And the children would reply:

It is possible that he was even uglier than you!

At this Gandhiji would make an exaggerated face and act very sad for a minute, after which he would 'recover' with a twinkle in his eyes and all the children would laugh with him.

Fairy tales of the West are often about great and perfect beauty. Who is the fairest of all is the common refrain of a popular one. Neoclassical economics, born of that Western heritage derives from the old fairy tales of beauty and perfection and failed attempts at the imitation of it or the acquiring of it at great moral and human cost. Paul Samuelson, one of the most famous of the neoclassical economists called economics the "queen of the social sciences". I would suggest that modern economics has been more of a fairy queen, living in a fairy land, oblivious of the brutal reality of life for most people.

We must now look to the East, to Gandhiji, with ugliness rather than beauty as our point of reference. Life is very hard for most people in most of the world. Let us face it, life is ugly. Gandhiji understood this. He embraced the gothic and the ugly in the most palpably human way possible and created a new economics.


Output equals Income. What is produced generates an income that is equal to it. Understanding this is a matter of good economics. Disaggregating it is even more important.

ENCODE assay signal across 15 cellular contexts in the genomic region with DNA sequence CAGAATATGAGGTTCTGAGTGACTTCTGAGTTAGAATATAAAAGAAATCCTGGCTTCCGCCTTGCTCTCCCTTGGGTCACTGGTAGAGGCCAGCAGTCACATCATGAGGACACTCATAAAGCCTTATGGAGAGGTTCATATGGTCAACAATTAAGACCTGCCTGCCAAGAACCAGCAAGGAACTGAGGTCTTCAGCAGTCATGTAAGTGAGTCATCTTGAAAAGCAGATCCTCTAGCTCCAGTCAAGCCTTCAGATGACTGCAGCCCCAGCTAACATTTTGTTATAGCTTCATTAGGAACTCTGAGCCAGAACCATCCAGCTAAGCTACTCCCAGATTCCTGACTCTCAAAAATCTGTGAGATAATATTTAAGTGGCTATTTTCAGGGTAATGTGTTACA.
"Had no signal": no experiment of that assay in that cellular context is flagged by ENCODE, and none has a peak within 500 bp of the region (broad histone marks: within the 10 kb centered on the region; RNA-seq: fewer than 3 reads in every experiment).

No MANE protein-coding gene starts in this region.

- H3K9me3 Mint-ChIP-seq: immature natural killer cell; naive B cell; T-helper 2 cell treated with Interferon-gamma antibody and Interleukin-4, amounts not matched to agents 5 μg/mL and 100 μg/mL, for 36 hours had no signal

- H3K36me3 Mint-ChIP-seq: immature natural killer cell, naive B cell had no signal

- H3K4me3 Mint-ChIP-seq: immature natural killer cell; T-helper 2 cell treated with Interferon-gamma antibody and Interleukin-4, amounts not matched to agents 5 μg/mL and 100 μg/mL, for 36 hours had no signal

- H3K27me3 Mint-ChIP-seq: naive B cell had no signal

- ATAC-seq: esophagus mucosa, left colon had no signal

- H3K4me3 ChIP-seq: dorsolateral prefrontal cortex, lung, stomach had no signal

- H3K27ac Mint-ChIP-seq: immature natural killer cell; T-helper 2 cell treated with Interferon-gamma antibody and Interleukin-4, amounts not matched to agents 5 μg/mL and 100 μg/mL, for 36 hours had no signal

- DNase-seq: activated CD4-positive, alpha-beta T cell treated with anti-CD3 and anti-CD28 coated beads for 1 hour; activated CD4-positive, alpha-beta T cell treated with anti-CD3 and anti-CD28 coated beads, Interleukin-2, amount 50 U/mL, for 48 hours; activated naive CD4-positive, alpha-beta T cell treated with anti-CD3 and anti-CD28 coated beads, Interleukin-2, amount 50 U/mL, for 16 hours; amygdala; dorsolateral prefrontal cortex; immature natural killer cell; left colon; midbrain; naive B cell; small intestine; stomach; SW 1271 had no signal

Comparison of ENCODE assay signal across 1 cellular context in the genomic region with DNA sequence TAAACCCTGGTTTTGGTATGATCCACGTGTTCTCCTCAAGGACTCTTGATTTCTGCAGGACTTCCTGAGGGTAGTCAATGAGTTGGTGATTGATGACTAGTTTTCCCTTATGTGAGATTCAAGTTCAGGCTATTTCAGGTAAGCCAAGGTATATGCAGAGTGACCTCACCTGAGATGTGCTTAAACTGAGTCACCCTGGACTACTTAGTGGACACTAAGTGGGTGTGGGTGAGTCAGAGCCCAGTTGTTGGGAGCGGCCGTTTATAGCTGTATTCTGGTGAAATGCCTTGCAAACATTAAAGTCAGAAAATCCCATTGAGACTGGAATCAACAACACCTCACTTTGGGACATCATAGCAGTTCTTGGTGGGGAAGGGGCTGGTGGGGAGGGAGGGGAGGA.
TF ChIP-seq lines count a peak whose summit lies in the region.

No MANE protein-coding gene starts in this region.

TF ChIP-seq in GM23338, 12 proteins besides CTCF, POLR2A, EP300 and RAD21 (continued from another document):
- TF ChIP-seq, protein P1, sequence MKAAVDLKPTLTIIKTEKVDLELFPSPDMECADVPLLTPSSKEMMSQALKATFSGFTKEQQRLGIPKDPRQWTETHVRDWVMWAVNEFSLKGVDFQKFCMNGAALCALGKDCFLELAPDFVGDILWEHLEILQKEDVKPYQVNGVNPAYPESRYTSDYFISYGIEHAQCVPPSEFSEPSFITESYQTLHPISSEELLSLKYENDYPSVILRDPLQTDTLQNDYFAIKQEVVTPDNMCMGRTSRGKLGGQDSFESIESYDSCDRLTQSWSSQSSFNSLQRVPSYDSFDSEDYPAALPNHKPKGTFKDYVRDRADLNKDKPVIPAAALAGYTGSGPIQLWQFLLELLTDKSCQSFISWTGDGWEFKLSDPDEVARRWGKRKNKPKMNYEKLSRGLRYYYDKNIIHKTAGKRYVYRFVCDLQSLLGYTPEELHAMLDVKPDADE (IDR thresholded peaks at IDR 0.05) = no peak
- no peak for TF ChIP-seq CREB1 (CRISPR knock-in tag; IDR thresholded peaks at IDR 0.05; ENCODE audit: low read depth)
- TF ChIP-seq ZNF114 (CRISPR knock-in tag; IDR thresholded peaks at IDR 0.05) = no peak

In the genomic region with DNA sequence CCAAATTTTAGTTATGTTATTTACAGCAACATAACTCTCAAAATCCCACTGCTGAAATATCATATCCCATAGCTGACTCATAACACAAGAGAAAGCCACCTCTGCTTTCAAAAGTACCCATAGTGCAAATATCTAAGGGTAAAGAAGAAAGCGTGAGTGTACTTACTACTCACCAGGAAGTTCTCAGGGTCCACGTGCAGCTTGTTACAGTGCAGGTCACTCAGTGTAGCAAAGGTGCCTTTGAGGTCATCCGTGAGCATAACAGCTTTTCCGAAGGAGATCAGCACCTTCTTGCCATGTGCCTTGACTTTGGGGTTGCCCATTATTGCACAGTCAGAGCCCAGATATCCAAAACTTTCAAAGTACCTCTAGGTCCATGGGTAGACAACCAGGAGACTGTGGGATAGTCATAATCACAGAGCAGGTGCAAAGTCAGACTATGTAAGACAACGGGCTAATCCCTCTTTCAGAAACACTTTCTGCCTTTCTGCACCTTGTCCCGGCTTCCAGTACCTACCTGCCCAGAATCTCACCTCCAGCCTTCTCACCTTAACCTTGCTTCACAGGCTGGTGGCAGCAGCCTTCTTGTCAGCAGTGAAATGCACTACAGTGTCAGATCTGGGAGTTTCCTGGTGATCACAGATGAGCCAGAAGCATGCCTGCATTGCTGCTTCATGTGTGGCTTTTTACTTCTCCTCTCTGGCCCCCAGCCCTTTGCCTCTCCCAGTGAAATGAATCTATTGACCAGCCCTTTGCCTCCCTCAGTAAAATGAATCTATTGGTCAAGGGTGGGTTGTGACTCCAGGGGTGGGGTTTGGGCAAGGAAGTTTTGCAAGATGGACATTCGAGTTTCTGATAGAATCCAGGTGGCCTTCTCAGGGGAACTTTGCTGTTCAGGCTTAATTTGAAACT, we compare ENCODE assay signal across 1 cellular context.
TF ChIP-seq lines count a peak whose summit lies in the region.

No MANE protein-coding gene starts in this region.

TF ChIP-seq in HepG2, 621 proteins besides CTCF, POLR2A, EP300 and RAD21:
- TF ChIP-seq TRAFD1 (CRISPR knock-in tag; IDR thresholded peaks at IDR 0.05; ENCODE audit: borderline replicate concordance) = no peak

Output equals the sum of consumption, investment, government purchases and net exports. Income equals the sum of consumption, saving and tax revenues. Putting this into symbols we have:

C + I + G + X = C + S + T

Moving the terms around a little we get,

I - S = (T - G) - X


S - I = (G - T) + X

Dissonance in our saving and investment is reflected in the sum of the dissonance in the government's budget and balance of trade. I use the term reflected with care. I do not present a causal relationship.

There is so much talk about government budgets worldwide. There is so much stress, so much argument. No one seems to know what to do with the ballooning budget deficits on one hand, the unplanned and excessive surpluses on the other. International trade and its utter and complete imbalance gets everyone worrying for our future. And yet this unbalance in government, this unbalance in foreign trade in the aggregate is simply a reflection of the unbalance between saving and investment.

We must proceed cautiously. What is wrong with saving? Surely, the old pat answer that there is too little of it is looking at a small aspect of it and missing the big picture. After all as economist James K. Galbraith has pointed out the Soviet Union, right up to its dissolution, had very high saving rates! That did not help very much now did it? No, what is wrong with saving is not that it is too low but that the nature of saving, how and why we save, its very basis, is wrong. In the past a farmer would save seed, for planting in the future. We save money, but why? Is it not out of fear? So saving is driven in our modern world economy by fear.

What about investment? In times past the act of saving was the act of investment. I was once a farmer so I set aside seed (saving) in order to sow in the future (investment). Today investment is undertaken out of greed. We encourage a large gross volume of investment by rewarding it disproportionately to its real contribution to society. Hence we have the situation in the United States where billionaire traders of derivatives and other spurious instruments of investment pay less taxes than do school teachers. Greed drives investment.